About Plastic labware
Cleaning laboratory plasticware depends on the type and properties of the plastic.
Temperature in the form of extreme heat or cold affect flexability and strength.
Chemicals such as lubricants and oil cause cracking, and prolonged use of oxidizing agents cause brittleness and breakage.
Laboratory ware made with glass, quartz, polyethylene and polypropylene are subject to interaction between container and sample,
or with reagents and standards and can give incorrect results.
However, polyolefins and fluorinated hydrocarbons have excellent resistance to high temperatures and chemical attack.
They have wettable surfaces and are easy to clean.
PFA HydrocarbonsPFA has now become the plastic of choice for making laboratory plasticware. It has the advantage of being formed by injection blow moulding. It therefore has high transparency and ultrasmoothe surfaces that do not interact with analytes, reagents or standards. It has excellent resistance to conc acids, alcohols, bases, aliphatic/aromatic/halogenated hydrocarbons, ketones, mineral and vegetable oils. It is ideal for trace analysis in low concentration determinations in ng/g and pg/g.
Cleaning methodsAcid bath
Immerse plasticware into a 1M nitric acid and allow to soak overnight for mild contamination. Keep in bath for about one week for heavy contamination. The cleaned plasticware is then taken out off the bath and rinsed with distilled water and put to dry. A rinse with acetone or placement in a glassware dryer at low temperature can be used.
Note: Plastics tend to float when put into the cleaning solution and can be sunk to the bottom using a pair of tongs.
An acid bath is a container containing acid in which the plasticware is placed and kept for some time until clean. The container should be made of moulded plastic or pyrex glass with a loose fitting lid. The size and shape may vary according to wash load and need.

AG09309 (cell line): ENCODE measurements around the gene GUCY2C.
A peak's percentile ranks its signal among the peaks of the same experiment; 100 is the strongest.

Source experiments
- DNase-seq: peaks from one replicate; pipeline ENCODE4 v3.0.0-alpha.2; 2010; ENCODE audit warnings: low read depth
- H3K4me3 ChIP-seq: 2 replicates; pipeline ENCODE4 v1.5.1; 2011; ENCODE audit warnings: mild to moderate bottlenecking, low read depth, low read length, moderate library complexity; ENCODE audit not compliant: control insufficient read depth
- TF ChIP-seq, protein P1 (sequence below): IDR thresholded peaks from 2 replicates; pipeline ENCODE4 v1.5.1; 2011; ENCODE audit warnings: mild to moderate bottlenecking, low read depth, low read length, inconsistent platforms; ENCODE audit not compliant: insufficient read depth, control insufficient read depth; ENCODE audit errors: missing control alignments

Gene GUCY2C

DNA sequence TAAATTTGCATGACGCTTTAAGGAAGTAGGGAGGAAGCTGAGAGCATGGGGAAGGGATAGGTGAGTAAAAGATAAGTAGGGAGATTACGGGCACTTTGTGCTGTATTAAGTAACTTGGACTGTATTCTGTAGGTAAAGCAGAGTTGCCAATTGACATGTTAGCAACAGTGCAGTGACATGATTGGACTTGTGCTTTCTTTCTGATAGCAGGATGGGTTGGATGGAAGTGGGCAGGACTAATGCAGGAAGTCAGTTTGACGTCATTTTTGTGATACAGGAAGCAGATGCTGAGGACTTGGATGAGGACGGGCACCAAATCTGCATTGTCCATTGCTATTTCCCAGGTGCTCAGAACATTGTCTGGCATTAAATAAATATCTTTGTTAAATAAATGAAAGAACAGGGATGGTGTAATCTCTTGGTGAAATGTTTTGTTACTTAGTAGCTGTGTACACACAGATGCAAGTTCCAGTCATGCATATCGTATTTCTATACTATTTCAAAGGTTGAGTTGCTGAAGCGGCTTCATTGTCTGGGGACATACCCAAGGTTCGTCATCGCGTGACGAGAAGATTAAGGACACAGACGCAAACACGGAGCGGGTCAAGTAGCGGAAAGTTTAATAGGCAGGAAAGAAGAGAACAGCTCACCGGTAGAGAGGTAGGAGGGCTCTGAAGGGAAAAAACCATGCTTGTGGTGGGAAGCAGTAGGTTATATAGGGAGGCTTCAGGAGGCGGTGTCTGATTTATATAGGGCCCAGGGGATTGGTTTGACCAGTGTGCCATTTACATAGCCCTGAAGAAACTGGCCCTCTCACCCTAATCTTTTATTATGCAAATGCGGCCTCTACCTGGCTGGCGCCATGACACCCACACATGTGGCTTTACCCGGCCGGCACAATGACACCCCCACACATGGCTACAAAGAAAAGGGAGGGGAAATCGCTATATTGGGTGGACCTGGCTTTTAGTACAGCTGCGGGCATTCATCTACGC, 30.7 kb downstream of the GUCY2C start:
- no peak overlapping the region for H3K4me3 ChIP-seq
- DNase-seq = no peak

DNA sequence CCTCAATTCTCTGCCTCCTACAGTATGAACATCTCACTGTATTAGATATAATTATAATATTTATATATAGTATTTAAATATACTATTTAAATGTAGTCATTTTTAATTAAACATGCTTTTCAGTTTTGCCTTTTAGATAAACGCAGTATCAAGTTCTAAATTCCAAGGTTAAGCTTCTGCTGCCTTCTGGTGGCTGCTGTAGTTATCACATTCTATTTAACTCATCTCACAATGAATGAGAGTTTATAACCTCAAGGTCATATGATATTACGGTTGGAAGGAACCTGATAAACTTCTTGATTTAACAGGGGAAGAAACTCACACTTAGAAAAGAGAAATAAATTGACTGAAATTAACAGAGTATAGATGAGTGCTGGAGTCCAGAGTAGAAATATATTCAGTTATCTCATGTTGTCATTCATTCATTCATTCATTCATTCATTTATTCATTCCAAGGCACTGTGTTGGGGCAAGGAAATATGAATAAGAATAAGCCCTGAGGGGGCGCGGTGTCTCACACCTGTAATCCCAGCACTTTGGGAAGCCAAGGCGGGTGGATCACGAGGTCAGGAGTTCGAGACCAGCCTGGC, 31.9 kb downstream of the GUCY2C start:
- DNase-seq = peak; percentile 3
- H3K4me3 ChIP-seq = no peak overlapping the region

Polyolefins and Fluorinated hydrocarbons
LPDE, HPDE, PP, PMP(TXP) and
PTFE, PFA, FEP, ETFE, E-CTFE
Slight contamination: Use a chemically neutral (pH 7) cleaning agent.
Heavy contamination: Remove using an alkaline (pH 12) cleaning agent.
Use only pH 7 neutral cleaning agents. Do not use alkaline cleaning agents.
Use neutral cleaning agents only. Do not autoclave under any condition.
Note: Use only alcohols as solvent to remove greese and oils from PC and PS. Other solvents attack these plastics.
Never use cleaning agents containing tensiles (tween) for PSU.
Trace analysisSoak in a 1:1 HCl acid bath for about 3 hours. Remove and then immerse for another 3 hours in a 1:1 nitric acid bath. Take out and rinse with distilled or deionized water. Dry as necessary.
AutoclaveCertain chemical contaminants on plasticware can be baked onto the plastic at autoclave temperatures. Rinse thoroughly with distilled water before autoclaving.
Autoclave within the tolerated temperature range of the plastic being sterilized. Remove any stoppers, caps or fittings before autoclaving.
Plastic containers such as vials, sample tubes and bottles should be autoclaved with their closures disengaged to avoid deformation.
Note: Nylon, polyurethane, polystyrene, polyvinyl chloride (PVC), Acrylic, LPDE and HPDE must not be autoclaved under any condition.
E.I. Dupont & Co. Technical Literature